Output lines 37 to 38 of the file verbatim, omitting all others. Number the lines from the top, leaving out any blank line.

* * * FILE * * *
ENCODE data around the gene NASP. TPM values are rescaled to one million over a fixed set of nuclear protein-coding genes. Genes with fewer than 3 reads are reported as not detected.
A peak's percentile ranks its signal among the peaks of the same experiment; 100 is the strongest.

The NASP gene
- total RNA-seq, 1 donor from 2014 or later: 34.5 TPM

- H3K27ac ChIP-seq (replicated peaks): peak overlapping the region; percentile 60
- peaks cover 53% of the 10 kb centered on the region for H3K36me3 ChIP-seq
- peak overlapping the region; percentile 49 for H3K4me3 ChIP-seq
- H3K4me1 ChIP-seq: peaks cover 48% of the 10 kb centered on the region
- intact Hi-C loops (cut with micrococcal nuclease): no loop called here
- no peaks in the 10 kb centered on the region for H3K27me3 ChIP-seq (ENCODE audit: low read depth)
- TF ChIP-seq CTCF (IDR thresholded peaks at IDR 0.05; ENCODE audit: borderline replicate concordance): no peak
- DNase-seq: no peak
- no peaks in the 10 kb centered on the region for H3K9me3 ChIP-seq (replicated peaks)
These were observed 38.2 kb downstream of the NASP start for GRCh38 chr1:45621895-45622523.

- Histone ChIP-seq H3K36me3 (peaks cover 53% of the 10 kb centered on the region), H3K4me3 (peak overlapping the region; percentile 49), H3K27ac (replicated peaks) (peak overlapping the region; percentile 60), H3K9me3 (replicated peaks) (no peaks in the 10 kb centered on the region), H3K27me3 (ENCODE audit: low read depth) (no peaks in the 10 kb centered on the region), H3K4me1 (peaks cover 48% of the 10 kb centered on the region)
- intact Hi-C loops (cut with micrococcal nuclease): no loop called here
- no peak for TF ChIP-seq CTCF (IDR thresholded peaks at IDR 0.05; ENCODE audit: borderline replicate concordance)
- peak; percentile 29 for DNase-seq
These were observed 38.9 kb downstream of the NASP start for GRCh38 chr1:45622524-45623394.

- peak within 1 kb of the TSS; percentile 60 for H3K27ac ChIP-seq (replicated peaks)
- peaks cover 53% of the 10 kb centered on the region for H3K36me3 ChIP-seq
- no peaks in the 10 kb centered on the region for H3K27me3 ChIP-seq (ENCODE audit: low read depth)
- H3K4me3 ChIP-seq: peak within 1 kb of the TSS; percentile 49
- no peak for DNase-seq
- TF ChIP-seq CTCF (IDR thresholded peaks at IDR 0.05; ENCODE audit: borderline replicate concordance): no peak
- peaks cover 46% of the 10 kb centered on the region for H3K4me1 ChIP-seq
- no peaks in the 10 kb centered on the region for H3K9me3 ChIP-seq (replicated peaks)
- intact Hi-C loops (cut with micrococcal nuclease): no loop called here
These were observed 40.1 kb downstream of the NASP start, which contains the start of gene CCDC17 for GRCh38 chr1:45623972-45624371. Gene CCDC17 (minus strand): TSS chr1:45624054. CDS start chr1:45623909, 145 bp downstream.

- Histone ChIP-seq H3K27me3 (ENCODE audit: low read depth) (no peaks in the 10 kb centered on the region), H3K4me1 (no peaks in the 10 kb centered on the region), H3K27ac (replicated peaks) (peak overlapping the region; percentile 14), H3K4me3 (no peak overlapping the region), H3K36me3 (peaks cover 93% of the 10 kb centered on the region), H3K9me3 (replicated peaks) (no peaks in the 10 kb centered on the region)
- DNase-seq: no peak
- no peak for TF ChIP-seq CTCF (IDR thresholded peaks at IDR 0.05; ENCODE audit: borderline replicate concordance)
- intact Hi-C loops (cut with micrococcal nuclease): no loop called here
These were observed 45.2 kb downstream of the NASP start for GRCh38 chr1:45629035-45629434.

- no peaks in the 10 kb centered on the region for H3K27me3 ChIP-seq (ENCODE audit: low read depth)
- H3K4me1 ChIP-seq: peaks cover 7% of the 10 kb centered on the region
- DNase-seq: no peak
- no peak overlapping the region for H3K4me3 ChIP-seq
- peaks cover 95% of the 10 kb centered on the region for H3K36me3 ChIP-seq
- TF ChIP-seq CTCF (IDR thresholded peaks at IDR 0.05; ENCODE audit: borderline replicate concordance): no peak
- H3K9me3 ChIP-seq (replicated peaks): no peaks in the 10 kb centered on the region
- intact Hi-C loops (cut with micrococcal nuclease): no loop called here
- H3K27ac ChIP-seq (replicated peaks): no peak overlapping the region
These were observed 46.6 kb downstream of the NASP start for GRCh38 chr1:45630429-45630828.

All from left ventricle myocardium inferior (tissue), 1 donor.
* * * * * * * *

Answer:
- DNase-seq: no peak
- no peak overlapping the region for H3K4me3 ChIP-seq